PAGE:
Wellness and ADHD

Non-medicinal ways for parents to help kids with Attention Deficit Hyperactivity Disorder.

Even traditional experts agree: medication alone is not a long-term solution for kids with ADHD (Attention Deficit Hyperactivity Disorder). Because the brain is so complex, it benefits from a multi-facetted approach, taking into consideration the many factors affecting its balanced function. A brain out of balance upsets our overall health as well as our capacity to learn. With patience and perseverance, there are a number of practical ways parents can help their children with ADHD experience greater wellness and success in and out of class.

Changes to routine

Whether or not your child has been officially diagnosed with ADHD, if his behaviours are sufficiently disruptive to make daily life at home and/or school unmanageable, it is worth considering changes in his routine. You may first want to observe your child’s triggers, i.e. what makes his inattentiveness, disorganization and/or impulsivity worse? Consider these areas:

Diet: What is your child eating? Research confirms that the food we eat affects our body’s chemical balance. Artificial colours/flavours, refined sugars and preservatives all have an adverse effect on the brain’s chemistry. Pesticides used extensively on apples, pears, strawberries, grapes, potatoes, celery and spinach also contribute to overall brain toxicity. Allergy-causing foods such as milk, eggs, wheat and soy can also trigger undesirable behaviours. Try keeping a food journal for your child for 30 days – note increases in negative behaviours associated with specific foods, while buying as much unprocessed, organic food as possible to eliminate possible allergens. (See www.webmd.com/allergies/allergies-elimination-diet or www.feingold.org.)

Sleep: School-aged children need 10-12 hours of sleep per night. Yet 50% or more of kids with ADHD have sleep problems – they have trouble falling asleep, staying asleep or sleeping deeply enough to feel rested upon waking. Try observing your child’s sleep habits for 14 days to establish whether or not there is a pattern of sleep deprivation. Implement a strict routine and encourage your child to practise relaxation techniques before bed or during the night as needed.

Exercise: Physical inactivity is a consequence of contemporary culture where TV and computer games act as substitutes for outdoor play. Kids with ADHD are most susceptible to the inability to focus promoted by excessive electronic time, and are in particular need of the stimulation provided by vigorous physical motion. Try limiting your child’s electronic time to 30 minutes per weekday, 60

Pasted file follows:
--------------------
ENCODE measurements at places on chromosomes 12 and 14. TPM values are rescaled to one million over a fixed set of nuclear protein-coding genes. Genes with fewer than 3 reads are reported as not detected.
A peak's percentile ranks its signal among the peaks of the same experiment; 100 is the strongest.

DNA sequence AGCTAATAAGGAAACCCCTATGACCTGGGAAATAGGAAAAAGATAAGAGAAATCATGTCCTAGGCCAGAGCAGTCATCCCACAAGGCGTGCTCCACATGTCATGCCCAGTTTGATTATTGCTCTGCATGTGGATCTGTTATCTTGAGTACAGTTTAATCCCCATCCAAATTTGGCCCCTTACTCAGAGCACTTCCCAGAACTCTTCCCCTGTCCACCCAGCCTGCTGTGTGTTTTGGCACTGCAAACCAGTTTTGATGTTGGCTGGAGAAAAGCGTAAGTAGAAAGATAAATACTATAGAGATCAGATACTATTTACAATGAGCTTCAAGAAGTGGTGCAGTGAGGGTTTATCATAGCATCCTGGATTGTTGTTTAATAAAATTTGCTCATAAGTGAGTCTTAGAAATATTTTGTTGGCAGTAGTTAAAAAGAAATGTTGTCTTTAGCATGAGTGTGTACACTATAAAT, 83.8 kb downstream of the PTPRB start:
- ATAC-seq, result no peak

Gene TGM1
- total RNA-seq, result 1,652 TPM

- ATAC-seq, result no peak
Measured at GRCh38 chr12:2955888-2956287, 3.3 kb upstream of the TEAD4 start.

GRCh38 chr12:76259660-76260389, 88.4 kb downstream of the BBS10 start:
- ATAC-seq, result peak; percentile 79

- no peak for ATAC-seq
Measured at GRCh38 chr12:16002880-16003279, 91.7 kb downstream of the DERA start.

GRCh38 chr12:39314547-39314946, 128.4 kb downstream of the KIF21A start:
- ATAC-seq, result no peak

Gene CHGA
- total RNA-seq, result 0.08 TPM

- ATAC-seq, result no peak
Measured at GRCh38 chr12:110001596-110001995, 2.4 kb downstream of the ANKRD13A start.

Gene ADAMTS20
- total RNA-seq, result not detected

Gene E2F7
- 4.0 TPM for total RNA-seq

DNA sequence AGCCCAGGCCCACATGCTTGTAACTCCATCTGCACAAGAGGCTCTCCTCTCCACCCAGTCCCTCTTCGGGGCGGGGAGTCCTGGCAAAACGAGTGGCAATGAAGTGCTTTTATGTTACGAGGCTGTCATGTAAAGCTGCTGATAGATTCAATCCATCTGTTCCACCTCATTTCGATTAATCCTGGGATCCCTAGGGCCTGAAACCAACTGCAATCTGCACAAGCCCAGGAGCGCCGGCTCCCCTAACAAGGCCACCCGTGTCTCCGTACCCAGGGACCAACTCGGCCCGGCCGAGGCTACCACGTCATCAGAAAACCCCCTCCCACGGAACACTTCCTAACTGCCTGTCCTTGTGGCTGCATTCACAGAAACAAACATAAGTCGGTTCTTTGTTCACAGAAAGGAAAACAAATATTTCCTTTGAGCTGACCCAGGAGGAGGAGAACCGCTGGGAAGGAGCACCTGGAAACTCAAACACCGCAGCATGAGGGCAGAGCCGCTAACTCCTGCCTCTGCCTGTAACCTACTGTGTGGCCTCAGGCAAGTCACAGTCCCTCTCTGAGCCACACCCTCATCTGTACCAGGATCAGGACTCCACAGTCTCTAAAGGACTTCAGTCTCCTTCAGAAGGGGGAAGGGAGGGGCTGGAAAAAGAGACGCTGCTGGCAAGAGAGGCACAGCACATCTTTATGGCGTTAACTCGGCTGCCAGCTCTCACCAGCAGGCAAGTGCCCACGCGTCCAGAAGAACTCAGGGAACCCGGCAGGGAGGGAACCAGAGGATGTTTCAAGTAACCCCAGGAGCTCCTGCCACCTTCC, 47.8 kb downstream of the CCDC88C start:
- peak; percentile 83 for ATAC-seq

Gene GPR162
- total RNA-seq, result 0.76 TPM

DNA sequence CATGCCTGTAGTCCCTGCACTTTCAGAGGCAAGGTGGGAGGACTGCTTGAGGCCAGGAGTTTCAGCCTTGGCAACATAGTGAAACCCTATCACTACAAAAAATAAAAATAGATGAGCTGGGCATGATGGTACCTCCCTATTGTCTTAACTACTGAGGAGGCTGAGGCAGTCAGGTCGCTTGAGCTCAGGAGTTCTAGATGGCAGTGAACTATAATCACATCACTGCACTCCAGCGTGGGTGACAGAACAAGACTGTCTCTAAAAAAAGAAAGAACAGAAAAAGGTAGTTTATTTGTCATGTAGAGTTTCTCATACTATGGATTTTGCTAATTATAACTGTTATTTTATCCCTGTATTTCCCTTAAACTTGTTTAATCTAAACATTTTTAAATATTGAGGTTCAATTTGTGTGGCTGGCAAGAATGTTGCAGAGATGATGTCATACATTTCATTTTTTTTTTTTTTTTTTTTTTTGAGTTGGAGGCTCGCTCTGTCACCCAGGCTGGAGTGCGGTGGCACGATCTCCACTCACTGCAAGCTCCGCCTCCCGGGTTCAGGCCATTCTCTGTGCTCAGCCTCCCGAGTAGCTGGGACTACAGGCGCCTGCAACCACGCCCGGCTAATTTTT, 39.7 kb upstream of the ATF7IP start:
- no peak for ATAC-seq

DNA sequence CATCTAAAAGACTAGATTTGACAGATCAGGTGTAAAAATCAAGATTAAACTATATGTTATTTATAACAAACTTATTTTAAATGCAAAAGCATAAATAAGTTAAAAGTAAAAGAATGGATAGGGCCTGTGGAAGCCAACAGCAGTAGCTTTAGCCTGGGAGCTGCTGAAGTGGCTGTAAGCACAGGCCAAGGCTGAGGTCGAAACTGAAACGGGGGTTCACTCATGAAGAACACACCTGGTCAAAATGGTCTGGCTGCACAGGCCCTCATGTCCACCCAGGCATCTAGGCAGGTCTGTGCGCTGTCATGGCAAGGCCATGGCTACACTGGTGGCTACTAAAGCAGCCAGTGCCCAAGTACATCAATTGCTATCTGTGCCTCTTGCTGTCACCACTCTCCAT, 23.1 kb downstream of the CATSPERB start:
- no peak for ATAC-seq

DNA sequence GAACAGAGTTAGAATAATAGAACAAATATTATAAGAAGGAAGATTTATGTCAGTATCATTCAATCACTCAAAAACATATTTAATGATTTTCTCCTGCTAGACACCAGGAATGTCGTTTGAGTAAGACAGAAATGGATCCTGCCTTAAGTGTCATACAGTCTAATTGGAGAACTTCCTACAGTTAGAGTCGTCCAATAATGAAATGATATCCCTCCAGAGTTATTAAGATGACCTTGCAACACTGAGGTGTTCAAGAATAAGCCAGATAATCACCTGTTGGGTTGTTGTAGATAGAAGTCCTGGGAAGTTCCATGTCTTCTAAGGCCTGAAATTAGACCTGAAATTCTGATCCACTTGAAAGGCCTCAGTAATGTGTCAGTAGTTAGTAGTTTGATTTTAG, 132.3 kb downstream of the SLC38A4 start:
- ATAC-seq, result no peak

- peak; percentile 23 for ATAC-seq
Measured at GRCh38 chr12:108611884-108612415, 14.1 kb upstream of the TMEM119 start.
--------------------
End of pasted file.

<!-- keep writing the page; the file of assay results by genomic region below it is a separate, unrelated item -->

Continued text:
minutes per weekend day, and encourage habitual bike-riding, running, swimming, hiking, outdoor chores, etc.

Environment: Studies show that kids with ADHD are particularly sensitive to heavy metal poisoning (arsenic/lead/mercury/aluminium) from air, water, dust or food sources. Their overall increased toxicity level also makes them more sensitive to harsh compounds in household cleaners, laundry additives, air fresheners, soaps and shampoos. Try reducing the number of environmental chemicals in your home by switching harsh soaps, shampoos and cleaners with natural products. If you suspect your child has been exposed to heavy metals from an industrial site, construction, paint, pipes, etc., see your doctor and request testing.

What are my other options?

In addition to removing things from your child’s diet and environment, there are other things you can do to support your child’s enhanced performance at home and in school.

Supplements: The human brain is over 60% fat, so it stands to reason that our capacity to think and learn is directly affected by the fats we eat. Recent scientific testing shows healthy fats build healthy brain cells that communicate with the rest of the body more effectively. Ideal sources of essential fatty acids (EFAs) include hemp nuts or oil, flax seeds or oil, coldwater fish (salmon/tuna), walnuts and pumpkin seeds. Try adding quality brain boosters to your child’s diet in the form of multi-vitamins, minerals, green food, and extra EFAs available from local health food or grocery stores.

Holistic medicine: Many families have had great success with homeopathic and naturopathic approaches to treating ADHD. There are six main homeopathic remedies for kids with ADHD. Which ones you use will depend on your child’s symptoms. Remedies and herbs are potent medicine and should be given under the supervision of a qualified practitioner.

Focus: Stimulating the brain’s pleasure centres helps kids with ADHD concentrate, which is why we often find them so engrossed in activities they enjoy. Combining this enjoyment with biofeedback, meditation, yoga or deep breathing helps kids to maintain their overall focus.
Adopting a wellness-based approach to ADHD can help your child reach his/her greatest potential academically, socially and on a personal level.

Author: Sasha Korper

Sasha Korper is dedicated to helping kids have more fun while they learn. She works and lives in Northumberland with her husband and youngest daughter.

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